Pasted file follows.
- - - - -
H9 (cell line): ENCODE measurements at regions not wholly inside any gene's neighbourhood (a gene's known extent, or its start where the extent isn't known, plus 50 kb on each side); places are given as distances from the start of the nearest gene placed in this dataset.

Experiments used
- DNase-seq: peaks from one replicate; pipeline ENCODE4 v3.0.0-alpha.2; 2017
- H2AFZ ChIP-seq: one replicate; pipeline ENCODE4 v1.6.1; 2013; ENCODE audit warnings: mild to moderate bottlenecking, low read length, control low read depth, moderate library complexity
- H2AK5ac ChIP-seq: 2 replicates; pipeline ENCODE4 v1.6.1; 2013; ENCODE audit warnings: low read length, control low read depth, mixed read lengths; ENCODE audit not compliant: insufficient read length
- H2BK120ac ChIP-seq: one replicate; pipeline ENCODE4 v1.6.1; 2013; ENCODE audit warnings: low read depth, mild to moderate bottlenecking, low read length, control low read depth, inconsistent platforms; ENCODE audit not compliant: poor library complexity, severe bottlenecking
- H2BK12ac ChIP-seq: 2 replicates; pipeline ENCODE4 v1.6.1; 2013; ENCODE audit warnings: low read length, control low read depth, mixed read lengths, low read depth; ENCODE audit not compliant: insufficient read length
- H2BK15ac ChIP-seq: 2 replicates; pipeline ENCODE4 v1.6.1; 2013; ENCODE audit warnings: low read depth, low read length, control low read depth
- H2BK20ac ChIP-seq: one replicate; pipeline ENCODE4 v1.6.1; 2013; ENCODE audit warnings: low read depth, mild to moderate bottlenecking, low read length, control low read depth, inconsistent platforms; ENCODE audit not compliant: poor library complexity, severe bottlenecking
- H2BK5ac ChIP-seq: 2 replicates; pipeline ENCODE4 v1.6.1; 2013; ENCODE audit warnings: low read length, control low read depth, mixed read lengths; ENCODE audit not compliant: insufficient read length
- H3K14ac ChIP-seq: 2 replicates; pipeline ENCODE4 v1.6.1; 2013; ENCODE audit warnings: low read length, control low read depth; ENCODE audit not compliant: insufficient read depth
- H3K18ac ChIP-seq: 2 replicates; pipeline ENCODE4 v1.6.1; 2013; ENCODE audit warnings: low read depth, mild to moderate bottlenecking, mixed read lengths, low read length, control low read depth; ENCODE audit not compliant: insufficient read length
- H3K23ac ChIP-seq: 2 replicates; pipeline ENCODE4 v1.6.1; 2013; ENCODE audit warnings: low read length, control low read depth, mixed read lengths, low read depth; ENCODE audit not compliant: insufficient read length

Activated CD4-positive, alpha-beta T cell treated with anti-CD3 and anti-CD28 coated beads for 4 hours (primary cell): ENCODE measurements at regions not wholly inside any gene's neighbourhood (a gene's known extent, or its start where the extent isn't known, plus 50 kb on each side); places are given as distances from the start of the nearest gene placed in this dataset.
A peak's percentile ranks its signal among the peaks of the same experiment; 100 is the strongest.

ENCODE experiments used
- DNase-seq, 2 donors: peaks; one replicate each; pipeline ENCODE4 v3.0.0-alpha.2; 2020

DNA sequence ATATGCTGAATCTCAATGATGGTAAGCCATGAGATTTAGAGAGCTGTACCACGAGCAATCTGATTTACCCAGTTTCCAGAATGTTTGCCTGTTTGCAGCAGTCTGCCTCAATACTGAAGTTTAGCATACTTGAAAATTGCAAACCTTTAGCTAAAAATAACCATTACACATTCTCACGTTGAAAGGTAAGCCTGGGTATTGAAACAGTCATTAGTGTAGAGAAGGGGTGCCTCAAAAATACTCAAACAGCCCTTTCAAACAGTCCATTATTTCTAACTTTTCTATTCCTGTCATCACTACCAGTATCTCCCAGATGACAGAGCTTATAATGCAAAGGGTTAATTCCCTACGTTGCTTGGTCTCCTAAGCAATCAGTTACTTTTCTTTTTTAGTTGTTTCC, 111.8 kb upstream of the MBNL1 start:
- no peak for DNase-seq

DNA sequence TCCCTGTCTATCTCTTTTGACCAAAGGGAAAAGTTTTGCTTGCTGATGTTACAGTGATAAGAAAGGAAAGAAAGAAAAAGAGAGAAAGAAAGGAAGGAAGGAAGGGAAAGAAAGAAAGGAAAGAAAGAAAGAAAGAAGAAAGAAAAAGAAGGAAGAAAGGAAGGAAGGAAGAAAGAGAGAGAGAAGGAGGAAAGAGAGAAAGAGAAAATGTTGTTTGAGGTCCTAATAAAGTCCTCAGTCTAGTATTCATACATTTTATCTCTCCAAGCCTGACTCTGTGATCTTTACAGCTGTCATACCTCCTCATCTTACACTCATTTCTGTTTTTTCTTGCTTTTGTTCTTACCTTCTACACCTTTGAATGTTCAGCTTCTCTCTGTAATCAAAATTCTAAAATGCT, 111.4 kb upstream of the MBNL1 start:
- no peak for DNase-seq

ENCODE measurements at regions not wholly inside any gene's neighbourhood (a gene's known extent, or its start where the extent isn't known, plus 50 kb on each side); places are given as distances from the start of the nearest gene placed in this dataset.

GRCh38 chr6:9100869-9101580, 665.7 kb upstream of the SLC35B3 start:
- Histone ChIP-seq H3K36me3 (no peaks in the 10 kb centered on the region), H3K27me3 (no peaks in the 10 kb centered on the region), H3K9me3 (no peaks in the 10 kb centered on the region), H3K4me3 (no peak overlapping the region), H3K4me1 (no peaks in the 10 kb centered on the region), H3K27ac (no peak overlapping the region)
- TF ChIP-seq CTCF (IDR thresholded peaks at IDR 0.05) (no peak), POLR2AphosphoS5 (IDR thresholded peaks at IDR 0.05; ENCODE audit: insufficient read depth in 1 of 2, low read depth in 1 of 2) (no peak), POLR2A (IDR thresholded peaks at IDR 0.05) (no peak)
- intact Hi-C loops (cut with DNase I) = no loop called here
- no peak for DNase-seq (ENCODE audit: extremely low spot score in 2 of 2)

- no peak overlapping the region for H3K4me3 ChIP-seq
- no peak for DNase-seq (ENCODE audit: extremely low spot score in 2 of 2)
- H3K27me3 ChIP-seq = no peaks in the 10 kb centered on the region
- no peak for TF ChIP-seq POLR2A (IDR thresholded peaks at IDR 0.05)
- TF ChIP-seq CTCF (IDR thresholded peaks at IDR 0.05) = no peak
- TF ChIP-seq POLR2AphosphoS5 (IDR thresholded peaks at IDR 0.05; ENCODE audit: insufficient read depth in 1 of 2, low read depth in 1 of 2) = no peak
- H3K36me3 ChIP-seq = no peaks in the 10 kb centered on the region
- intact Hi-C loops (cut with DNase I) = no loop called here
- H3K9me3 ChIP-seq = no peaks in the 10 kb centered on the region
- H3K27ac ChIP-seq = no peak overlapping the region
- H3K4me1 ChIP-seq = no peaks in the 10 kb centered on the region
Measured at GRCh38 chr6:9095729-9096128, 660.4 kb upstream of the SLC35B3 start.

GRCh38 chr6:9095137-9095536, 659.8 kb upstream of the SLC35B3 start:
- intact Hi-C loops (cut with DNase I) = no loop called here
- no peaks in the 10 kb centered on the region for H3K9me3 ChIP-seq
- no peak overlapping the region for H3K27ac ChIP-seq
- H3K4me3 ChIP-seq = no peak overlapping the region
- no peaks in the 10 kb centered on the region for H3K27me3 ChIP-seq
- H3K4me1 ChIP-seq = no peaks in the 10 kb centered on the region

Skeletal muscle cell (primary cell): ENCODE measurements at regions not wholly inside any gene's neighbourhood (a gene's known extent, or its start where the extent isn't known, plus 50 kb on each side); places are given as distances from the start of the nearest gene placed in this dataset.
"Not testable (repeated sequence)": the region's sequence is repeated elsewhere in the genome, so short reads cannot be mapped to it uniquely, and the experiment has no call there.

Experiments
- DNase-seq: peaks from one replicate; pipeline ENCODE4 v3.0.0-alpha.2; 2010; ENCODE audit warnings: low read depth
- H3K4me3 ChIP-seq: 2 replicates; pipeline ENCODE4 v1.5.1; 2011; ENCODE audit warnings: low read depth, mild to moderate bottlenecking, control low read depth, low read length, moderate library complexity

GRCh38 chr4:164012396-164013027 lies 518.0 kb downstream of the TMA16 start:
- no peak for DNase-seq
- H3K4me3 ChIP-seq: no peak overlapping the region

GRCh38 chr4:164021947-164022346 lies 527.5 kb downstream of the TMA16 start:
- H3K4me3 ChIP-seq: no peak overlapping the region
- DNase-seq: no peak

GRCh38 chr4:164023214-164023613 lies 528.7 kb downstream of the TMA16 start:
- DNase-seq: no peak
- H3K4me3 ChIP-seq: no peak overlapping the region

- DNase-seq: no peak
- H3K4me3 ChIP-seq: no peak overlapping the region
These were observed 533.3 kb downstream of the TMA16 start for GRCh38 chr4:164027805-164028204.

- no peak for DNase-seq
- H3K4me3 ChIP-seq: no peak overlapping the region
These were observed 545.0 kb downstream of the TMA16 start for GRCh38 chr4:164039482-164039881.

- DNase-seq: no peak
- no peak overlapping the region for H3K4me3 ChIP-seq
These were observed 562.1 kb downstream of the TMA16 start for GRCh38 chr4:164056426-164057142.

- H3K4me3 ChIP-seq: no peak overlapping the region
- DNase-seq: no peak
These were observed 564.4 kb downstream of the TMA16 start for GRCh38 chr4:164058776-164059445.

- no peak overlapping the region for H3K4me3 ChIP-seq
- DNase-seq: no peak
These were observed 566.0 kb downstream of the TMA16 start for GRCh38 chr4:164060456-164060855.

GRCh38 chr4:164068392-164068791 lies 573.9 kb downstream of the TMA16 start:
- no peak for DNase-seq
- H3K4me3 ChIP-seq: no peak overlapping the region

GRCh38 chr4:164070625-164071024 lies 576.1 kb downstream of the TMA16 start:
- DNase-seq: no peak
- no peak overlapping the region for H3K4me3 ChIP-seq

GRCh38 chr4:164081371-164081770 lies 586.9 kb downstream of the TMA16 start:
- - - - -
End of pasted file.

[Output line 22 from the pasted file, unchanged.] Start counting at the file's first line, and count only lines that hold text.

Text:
ENCODE measurements at regions not wholly inside any gene's neighbourhood (a gene's known extent, or its start where the extent isn't known, plus 50 kb on each side); places are given as distances from the start of the nearest gene placed in this dataset.